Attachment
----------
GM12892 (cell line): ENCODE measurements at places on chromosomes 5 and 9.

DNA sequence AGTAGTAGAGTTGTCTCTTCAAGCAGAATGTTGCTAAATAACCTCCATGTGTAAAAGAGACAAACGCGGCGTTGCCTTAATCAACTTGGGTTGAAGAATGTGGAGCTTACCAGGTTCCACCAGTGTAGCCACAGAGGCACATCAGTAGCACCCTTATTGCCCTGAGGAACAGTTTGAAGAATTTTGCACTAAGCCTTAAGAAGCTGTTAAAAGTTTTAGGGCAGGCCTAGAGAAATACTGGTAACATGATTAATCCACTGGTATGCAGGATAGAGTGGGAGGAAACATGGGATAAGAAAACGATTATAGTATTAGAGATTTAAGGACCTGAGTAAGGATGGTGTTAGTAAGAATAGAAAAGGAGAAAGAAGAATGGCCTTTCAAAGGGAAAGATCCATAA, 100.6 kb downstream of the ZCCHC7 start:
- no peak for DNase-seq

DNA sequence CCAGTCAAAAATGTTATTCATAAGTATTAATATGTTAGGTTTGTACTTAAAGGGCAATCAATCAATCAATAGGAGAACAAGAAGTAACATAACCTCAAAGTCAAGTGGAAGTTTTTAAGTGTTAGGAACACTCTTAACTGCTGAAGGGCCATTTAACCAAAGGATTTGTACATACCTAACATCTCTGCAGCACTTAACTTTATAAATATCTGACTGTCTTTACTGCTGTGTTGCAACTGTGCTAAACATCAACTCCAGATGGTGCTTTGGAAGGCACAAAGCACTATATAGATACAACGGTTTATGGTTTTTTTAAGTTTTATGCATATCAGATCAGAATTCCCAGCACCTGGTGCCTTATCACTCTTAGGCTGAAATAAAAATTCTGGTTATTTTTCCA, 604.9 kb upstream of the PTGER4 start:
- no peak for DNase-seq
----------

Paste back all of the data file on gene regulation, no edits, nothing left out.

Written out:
GM12892 (cell line): ENCODE measurements at places on chromosomes 5 and 9.

DNA sequence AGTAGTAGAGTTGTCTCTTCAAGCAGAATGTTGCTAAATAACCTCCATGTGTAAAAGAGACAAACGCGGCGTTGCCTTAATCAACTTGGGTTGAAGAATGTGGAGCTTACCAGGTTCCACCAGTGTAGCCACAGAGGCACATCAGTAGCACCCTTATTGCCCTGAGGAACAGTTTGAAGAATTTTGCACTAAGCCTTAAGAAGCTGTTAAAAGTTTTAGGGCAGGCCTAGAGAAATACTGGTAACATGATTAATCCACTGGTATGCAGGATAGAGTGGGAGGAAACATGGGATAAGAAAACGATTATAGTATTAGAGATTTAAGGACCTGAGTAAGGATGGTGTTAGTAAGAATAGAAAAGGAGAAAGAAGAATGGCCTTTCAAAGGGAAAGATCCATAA, 100.6 kb downstream of the ZCCHC7 start:
- no peak for DNase-seq

DNA sequence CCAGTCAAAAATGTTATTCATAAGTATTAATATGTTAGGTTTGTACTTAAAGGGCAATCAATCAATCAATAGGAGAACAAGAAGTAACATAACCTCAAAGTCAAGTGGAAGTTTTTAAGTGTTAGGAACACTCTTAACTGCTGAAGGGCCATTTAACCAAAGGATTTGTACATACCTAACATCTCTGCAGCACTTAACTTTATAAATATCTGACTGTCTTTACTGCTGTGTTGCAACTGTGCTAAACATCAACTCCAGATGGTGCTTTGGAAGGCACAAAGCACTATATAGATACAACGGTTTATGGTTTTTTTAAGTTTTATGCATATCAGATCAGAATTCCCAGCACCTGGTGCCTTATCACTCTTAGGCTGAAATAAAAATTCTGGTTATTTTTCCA, 604.9 kb upstream of the PTGER4 start:
- no peak for DNase-seq